From the beginning, Dr. Hines told us that as soon as the baby was strong enough, lungs developed enough, etc., that she wanted to induce labor. This was due to the fact of my daughter's kidney disease, and the outcome of her first pregnancy. Dr. Hines did not want the baby in the womb any longer than he had to be. A date was set for October 7, 2003. We excitedly looked forward to the day, knowing in advance the birthdate was pretty neat, too.
With the pregnancy progressing so well, what was to have been the final ultrasound before delivery was scheduled for September 18, 2003. Due to working, I was unable to go with Shelly, so I told her to call me as soon as she was done, and give me a progress report. Hurricane Isabel was due to arrive in Virginia that day, and everyone was a little apprehensive. Apparently, so was Dr. Redwine, who lived about 60 miles away from her office, and was anxious to get home before the storm hit, thus canceling Shelly's appointment, and rescheduling it for the following Tuesday, September 23, 2003.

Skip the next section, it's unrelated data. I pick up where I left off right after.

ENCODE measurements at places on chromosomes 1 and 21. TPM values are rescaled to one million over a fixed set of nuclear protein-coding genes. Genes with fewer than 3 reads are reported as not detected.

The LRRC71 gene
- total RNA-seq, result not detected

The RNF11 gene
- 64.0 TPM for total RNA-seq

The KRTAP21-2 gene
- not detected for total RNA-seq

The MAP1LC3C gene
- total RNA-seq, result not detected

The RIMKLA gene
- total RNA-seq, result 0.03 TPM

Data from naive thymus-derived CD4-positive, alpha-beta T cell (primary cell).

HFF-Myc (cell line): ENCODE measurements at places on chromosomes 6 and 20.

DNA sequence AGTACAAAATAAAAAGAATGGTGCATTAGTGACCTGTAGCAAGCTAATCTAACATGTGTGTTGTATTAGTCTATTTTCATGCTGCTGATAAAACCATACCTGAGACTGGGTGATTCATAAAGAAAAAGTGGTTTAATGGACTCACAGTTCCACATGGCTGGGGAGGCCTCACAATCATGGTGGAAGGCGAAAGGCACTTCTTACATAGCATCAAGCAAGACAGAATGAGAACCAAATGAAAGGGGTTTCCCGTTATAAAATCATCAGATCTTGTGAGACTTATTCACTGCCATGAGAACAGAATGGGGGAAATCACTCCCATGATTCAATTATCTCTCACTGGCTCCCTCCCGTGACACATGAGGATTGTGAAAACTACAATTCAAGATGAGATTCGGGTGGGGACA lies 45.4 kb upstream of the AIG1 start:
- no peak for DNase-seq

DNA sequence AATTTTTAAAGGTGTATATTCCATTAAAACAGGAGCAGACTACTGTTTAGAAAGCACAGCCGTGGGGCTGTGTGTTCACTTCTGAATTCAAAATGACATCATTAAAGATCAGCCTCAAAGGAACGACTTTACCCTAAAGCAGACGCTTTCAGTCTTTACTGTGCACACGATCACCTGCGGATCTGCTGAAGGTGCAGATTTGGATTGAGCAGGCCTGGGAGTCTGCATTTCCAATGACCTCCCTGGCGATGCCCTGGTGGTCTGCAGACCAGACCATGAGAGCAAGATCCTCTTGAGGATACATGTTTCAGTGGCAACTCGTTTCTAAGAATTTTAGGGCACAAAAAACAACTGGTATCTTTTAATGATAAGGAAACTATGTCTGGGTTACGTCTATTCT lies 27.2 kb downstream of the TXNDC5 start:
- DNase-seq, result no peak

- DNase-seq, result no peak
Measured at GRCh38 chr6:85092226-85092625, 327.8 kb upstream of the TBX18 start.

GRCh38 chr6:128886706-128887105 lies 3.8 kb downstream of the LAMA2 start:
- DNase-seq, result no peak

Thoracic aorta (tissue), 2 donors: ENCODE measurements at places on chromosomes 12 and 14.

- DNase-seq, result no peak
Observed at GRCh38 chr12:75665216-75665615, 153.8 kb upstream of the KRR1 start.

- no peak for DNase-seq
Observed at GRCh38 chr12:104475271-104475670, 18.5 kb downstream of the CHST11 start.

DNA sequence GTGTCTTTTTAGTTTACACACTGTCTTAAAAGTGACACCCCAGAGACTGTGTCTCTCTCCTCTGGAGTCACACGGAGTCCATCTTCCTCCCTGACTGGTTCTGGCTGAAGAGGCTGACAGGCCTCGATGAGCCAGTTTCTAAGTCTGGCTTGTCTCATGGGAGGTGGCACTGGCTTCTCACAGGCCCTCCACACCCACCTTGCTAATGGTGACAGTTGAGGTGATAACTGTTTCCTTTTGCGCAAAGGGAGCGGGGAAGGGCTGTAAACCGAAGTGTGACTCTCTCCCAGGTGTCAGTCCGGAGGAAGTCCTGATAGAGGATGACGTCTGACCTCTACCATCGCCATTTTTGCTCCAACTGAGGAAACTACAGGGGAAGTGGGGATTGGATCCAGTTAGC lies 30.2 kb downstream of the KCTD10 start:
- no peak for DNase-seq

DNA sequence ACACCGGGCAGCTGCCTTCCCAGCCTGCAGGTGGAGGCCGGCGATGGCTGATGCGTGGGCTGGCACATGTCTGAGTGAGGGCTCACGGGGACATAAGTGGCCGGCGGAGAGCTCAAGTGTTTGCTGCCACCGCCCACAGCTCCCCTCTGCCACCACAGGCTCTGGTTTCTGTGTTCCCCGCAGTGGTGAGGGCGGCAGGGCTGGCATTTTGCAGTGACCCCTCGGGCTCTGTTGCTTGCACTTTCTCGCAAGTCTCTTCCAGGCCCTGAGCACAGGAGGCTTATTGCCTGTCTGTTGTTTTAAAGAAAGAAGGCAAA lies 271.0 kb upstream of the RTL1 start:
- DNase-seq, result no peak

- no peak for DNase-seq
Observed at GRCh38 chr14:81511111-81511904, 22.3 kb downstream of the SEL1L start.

This is the point in the story where God's presence was made apparent. I was off from work on that Tuesday, and able to accompany my daughter to the ultrasound. We arrived at Dr. Redwine's office in high spirits, anxious to see the baby, and check on his progress. When the examination started, I immediately sensed that something was wrong, but not wanting to upset Shelly, I tried to act as normal as possible. The technician kept repeating the same movement over and over, and shaking her head. Shelly asked what was wrong, and the technician seemed to brush her question off, and then finally said that the baby was appearing as a 32 week baby, and he was actually closer to 35 weeks at that time. He had stopped gaining weight. She went to get Dr. Redwine, who confirmed the same. We were taken into another room, where Shelly was hooked up to a fetal monitor, and a nurse monitored the baby's heartbeat for twenty minutes. After twenty minutes, Dr. Redwine came in, and told us that while the baby was not gaining weight, his heartbeat was good, so she wasn't prepared to do anything further at that time. She told us to go home, and she wanted to see Shelly again in three days, Friday, September 26, 2003. I thought that my heart had been broken so many times that it really couldn't break anymore, but the words my daughter spoke at that moment shattered my heart. "Please deliver my baby today, while I know he is still alive!", she begged the doctor. If you could have heard the pleading, and the terror in her voice at that moment, it would have torn the heart from your chest! The doctor told us that she wanted to give the baby as long as possible in the womb, that was best for the baby, so she sent us home.